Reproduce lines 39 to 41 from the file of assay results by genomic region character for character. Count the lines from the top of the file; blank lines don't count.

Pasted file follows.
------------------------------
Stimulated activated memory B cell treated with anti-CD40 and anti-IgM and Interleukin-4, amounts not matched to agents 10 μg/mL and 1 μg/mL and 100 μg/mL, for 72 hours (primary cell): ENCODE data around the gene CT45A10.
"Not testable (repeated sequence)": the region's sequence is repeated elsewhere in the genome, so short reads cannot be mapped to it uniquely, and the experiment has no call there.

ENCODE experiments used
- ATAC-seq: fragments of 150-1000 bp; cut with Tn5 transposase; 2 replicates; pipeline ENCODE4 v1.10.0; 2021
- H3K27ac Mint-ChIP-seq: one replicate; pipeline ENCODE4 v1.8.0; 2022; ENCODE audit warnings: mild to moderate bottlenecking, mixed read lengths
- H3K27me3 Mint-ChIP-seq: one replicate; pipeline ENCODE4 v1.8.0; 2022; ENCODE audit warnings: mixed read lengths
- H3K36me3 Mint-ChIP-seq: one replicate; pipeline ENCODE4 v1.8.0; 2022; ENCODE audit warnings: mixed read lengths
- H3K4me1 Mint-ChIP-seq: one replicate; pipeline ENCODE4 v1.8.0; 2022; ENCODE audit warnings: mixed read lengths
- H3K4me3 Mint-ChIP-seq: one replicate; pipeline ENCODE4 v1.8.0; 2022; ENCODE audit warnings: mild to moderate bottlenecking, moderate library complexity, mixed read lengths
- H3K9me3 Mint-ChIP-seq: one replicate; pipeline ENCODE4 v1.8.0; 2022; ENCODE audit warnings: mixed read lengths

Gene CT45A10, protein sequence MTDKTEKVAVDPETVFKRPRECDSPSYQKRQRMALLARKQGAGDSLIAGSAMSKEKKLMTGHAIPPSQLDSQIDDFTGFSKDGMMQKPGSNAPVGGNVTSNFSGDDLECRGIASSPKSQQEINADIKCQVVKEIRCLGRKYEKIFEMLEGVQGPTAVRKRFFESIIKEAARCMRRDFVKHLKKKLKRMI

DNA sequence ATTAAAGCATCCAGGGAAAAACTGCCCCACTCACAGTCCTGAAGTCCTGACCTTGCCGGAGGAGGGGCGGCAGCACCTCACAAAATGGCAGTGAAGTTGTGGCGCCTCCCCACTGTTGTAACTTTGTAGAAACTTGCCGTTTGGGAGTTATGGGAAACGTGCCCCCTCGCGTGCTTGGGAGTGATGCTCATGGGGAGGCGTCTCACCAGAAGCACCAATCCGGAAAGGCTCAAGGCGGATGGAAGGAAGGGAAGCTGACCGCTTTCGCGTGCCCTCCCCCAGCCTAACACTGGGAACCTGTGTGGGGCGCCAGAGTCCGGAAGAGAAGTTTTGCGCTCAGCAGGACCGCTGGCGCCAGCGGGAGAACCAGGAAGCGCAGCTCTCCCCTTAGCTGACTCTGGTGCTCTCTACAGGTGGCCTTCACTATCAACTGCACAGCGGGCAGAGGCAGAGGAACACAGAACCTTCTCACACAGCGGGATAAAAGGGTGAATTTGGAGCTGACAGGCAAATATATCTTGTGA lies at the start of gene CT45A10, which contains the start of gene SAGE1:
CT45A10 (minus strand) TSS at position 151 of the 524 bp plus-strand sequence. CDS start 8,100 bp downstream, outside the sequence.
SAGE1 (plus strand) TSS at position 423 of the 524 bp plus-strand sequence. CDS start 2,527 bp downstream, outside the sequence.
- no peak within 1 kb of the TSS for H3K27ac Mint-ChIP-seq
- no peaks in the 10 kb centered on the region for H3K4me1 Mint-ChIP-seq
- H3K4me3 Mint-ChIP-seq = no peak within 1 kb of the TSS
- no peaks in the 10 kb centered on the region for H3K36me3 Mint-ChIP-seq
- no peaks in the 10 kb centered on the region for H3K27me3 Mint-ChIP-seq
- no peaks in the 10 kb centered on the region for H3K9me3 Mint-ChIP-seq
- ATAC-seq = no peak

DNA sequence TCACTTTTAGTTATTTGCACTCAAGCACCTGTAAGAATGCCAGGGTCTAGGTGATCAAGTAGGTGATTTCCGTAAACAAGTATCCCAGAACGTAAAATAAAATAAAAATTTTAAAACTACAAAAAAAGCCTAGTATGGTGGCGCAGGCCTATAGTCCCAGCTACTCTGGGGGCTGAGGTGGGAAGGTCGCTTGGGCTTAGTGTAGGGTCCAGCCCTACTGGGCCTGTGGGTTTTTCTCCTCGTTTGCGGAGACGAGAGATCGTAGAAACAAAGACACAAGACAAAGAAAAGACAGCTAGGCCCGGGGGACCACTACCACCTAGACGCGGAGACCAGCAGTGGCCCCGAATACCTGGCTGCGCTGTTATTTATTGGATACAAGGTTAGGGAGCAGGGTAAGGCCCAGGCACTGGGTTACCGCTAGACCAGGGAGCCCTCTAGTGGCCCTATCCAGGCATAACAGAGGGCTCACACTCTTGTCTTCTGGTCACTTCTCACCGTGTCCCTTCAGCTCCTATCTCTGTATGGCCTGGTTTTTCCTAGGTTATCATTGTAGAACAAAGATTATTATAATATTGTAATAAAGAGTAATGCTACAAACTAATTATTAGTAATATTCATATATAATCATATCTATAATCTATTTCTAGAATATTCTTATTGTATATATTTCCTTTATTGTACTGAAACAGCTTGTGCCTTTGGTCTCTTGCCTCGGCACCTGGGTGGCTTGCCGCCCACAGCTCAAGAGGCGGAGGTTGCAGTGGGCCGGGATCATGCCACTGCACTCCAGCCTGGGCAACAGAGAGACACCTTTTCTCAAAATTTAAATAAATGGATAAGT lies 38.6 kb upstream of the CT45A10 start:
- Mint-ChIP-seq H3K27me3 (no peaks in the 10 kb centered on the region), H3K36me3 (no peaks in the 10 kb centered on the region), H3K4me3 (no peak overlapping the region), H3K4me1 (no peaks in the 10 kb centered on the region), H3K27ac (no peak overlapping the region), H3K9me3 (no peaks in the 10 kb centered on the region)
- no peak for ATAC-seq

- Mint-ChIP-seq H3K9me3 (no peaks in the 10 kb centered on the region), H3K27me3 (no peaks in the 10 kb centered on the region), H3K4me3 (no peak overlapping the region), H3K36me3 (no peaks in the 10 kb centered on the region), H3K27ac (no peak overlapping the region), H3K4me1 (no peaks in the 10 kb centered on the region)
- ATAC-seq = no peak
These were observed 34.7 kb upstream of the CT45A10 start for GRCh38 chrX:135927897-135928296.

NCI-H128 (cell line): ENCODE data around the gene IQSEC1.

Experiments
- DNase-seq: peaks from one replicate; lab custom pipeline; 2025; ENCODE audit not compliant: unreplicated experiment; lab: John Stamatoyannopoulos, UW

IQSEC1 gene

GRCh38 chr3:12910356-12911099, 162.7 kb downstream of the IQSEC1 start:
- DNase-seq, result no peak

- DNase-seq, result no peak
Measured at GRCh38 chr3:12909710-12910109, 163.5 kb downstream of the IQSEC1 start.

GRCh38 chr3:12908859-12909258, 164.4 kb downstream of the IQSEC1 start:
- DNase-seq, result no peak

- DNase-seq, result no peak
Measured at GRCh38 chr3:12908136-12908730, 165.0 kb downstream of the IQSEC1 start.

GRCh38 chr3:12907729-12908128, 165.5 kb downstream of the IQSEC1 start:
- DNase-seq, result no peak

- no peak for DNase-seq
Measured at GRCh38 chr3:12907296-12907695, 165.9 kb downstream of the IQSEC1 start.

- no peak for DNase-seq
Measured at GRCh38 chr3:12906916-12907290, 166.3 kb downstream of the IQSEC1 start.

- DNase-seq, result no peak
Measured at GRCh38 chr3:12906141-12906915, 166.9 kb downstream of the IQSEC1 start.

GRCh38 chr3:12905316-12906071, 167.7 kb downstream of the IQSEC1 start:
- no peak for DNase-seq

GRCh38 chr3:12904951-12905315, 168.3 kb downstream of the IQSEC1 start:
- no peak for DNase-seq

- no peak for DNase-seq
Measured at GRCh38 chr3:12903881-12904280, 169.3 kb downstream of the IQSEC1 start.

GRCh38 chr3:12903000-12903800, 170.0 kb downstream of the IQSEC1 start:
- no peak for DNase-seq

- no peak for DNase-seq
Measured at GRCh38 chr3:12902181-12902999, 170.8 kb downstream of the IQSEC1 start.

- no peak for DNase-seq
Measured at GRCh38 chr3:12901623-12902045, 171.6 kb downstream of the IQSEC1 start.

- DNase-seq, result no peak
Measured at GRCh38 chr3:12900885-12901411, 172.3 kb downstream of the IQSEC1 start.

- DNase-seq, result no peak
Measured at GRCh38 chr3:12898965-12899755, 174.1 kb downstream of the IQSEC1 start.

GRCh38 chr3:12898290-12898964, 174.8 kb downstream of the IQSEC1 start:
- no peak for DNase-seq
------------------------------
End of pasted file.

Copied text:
Measured at GRCh38 chr3:12908136-12908730, 165.0 kb downstream of the IQSEC1 start.

GRCh38 chr3:12907729-12908128, 165.5 kb downstream of the IQSEC1 start:
- DNase-seq, result no peak